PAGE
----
A 2012 study conducted by Aflac, the largest provider of supplemental insurance in the U.S., found that many of today’s workers value workplace wellness efforts. In fact, 28 percent stated that company-sponsored tools to improve health and lifestyle yield greater job satisfaction. Other research has provided statistics on workplace wellness benefits for employers. One analysis of multiple published studies found workplace wellness programs result in an average 28 percent reduction in sick days. They also reduced health costs by 26 percent and workers’ compensation claims by 30 percent.
If you’re not achieving these types of results, it may be time to improve your workplace wellness program. Doing so doesn’t have to cost a fortune, either. Consider these enhancements you can make on the cheap.
Nail down a strategy.
As Benjamin Franklin once famously wrote, “If you fail to plan, you are planning to fail.” Haphazardly throwing together a wellness program without determining exactly what you want it to accomplish—and the best methods to use to reach those goals—is never going to be very effective. Instead, think about the biggest health concerns in your workplace (you may want to survey your employees) and create a three- to five-year plan to address them.
Spend for data.
While you can develop a workplace wellness program that doesn’t cost a dime, spending a portion of even a small budget on data collection can be worth it. For example, hiring a vendor to conduct screenings will help you establish a baseline on the health and fitness level of your employees. Periodic re-screenings will help you gauge their progress and target new areas for improvement.
Take full advantage of your partners.
If you’ve hired a wellness program provider, solicit his ideas and consider his recommendations. You’re paying for his experience and expertise, so use it. Tap into your other benefits providers—from health insurers to 401(k) managers—as well. As part of their service, they may provide free resources you can use to enhance your wellness program, such as online educational tools.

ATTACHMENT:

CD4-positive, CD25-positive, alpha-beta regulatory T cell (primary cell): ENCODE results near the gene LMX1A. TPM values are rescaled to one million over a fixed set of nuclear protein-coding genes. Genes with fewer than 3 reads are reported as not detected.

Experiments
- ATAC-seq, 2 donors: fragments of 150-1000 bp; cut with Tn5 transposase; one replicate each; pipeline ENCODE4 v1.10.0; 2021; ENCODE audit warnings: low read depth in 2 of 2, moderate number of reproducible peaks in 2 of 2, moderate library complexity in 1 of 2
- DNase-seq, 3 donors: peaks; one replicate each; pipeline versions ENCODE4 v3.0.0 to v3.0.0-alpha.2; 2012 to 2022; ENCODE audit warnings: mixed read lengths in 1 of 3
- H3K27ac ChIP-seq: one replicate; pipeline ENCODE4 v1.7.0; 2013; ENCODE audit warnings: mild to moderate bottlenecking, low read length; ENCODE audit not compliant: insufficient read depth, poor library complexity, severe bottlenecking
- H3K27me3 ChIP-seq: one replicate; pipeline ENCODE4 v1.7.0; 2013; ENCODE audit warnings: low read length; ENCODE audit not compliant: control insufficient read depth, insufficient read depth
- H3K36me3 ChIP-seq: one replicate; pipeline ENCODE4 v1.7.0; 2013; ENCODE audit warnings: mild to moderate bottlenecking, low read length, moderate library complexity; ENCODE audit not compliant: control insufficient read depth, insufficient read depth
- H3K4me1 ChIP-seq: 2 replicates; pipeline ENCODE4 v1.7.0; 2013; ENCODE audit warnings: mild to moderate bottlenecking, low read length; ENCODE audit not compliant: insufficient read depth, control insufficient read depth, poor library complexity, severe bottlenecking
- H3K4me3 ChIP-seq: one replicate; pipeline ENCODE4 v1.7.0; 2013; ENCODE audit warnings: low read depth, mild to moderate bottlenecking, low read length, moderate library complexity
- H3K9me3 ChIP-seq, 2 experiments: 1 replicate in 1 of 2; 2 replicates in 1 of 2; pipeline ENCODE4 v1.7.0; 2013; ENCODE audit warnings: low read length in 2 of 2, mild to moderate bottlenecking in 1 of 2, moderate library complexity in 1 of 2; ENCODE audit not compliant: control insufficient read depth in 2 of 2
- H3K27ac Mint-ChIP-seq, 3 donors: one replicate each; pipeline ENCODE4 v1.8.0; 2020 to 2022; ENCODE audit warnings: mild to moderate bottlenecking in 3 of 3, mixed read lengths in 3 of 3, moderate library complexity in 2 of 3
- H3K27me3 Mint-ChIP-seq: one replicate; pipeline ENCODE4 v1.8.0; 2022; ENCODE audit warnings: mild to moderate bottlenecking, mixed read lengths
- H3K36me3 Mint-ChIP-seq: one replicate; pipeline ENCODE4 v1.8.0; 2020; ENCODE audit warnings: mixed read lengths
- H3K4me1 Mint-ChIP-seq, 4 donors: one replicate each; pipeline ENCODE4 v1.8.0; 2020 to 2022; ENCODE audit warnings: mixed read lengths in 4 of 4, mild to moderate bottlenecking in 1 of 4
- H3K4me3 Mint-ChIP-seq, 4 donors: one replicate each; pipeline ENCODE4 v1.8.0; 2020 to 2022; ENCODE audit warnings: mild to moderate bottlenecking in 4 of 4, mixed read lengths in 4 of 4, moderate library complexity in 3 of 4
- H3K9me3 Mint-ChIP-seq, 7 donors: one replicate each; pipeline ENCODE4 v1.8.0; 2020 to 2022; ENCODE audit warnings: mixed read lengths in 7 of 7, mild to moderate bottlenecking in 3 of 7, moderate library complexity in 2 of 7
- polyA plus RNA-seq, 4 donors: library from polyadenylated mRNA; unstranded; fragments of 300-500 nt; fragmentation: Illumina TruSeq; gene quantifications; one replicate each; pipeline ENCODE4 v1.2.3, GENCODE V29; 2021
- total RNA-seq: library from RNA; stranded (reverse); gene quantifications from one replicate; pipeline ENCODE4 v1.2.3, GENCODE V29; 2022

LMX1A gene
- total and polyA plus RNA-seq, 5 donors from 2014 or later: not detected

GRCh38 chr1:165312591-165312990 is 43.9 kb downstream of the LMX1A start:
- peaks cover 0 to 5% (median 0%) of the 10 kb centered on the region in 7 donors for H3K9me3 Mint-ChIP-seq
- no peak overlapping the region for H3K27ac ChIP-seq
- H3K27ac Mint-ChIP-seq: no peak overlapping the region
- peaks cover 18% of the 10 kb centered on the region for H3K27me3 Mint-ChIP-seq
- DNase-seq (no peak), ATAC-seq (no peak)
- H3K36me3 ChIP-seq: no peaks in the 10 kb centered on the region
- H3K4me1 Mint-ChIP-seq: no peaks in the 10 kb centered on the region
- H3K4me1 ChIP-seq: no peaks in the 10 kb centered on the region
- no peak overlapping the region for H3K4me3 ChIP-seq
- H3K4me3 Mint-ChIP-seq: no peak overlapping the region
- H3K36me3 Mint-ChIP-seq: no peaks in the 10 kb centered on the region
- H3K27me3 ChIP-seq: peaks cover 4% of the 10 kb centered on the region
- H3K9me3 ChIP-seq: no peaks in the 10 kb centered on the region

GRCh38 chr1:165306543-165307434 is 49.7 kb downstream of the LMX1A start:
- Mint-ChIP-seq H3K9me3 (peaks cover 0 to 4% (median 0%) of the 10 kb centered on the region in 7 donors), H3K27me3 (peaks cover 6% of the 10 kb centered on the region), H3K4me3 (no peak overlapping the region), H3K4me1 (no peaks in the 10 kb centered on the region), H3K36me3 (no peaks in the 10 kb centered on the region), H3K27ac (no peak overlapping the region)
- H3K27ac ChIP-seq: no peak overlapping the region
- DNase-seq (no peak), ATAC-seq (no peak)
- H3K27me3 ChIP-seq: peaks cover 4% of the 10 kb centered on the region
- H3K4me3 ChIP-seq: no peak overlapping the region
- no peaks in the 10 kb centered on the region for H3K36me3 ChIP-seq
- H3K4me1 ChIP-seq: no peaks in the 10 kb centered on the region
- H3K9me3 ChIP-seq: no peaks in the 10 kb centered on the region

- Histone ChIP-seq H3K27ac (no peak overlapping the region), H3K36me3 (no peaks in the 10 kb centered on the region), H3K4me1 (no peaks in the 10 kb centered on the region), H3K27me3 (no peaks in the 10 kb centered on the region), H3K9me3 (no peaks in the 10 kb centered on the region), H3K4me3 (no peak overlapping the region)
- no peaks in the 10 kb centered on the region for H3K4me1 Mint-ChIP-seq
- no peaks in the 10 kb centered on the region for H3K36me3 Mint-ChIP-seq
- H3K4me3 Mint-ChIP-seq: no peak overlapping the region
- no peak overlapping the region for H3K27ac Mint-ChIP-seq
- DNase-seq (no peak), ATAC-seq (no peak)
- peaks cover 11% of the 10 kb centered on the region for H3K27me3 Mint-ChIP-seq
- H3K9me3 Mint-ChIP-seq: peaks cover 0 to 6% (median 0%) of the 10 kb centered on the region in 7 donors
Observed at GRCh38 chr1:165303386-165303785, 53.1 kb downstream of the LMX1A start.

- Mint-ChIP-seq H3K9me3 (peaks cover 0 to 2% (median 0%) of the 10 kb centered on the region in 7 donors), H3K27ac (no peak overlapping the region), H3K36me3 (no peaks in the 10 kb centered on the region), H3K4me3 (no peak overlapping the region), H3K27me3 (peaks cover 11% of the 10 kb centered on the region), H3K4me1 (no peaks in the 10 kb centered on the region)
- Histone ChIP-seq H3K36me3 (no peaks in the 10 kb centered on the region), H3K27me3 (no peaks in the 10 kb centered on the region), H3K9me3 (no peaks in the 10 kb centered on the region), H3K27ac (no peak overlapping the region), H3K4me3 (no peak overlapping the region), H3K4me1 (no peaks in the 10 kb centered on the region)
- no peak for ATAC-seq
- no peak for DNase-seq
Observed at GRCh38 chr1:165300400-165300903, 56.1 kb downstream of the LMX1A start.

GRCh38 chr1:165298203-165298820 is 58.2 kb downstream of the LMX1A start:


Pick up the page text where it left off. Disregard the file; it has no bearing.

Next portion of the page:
Use free resources provided by government and non-profit organizations.
For example, the U.S. Centers for Disease Control and Prevention has created the National Healthy Worksite Program, which you can access online. You’ll find information on training opportunities, training materials, and other tools and resources you can use when enhancing your workplace wellness program.
Make the most of key health areas.
If you want to get the biggest bang for your wellness dollar, focus on areas of health in which small changes often yield big results. These include increasing your employees’ physical activity and improving their nutrition. For example, you might encourage them to move more with daily-steps competitions, short exercise breaks or setting up an on-site gym. You could swap healthy snacks for junk food in the office vending machine, organize a company-wide weight loss challenge, or distribute a newsletter with healthy-eating tips and recipes.
Whether you want to fine-tune an existing wellness program to produce better results or have yet to add this valuable supplemental benefit to your company’s roster, I can help. Contact me today for more information on creating and managing your program.